Minister for Health Simon Harris TD has today published the Report of the Working Group on Access to Contraception.
The Minister established the Group earlier this year to consider the policy, regulatory and legislative issues relating to enhanced access to contraception, following the recommendation of the Joint Committee on the Eighth Amendment.
Publishing the report, the Minister said:
The Minister acknowledged that the cost to the state of introducing a free contraception scheme would be significant and welcomed the report’s consideration of other options to reduce the costs involved in accessing contraception.
Minister Harris said:
The Minister thanked the Group for their work and expressed his appreciation to all those who had taken part in the public consultation, particularly the expert stakeholders who had taken the time to provide very detailed and helpful submissions as part of the engagement process.
The Working Group was established in April 2019 and consisted of officials from relevant policy areas within the Department of Health.
The Group’s remit was to consider the range of policy, regulatory and legislative issues arising in relation to improving access to contraception.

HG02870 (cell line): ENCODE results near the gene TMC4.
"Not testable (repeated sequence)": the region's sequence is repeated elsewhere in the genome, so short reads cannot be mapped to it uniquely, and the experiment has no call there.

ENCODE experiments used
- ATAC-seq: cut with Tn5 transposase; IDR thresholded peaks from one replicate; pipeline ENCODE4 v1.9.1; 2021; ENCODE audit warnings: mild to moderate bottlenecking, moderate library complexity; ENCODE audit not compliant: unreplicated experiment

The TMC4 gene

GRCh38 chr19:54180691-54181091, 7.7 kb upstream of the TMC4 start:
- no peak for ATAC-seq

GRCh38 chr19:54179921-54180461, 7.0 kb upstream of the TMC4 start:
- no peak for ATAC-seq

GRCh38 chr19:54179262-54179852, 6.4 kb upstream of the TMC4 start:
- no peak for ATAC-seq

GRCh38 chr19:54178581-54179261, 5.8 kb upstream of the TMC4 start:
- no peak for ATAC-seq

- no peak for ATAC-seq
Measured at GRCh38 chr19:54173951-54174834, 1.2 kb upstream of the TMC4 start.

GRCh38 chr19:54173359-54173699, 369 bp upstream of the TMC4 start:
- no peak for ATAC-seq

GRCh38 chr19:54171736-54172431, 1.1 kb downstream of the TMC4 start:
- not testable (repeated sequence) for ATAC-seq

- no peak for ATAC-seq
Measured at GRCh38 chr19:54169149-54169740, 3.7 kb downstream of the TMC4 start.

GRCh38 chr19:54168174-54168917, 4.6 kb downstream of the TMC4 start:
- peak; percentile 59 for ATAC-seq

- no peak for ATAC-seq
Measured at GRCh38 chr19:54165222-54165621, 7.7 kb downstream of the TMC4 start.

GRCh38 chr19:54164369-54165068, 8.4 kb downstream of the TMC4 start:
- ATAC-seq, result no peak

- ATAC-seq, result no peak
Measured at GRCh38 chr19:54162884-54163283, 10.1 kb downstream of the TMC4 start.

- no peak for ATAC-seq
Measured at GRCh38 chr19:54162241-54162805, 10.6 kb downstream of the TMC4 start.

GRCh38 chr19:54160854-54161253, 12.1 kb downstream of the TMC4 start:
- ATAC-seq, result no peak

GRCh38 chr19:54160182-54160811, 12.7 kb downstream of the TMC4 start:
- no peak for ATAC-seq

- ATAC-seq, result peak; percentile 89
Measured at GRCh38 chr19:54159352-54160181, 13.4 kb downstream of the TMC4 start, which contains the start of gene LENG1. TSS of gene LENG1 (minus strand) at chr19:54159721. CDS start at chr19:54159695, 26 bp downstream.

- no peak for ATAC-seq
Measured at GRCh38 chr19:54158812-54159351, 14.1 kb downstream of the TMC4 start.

The report draws on the outcome of stakeholder engagement and a review of research literature to focus on the barriers that exist to accessing contraception and the mechanisms available to overcome those barriers.
Some key messages in the report are as follows:
The costs of providing a State funded scheme (based on the existing GMS service) to women aged 16-44 is estimated at €80-€100 million. There is potential for some savings in relation to the avoidance of unplanned or crisis pregnancy, but it is unlikely that a universal scheme at no cost to users could be justified from a cost-benefit perspective given the opportunity cost and the likelihood that much of any spending would simply displace or substitute private expenditure without any healthcare gain.
The justification for any scheme would therefore have to rest on social or societal considerations rather than economic ones.
The report concludes by presenting policy options for consideration and by highlighting the need for further analysis and appraisal.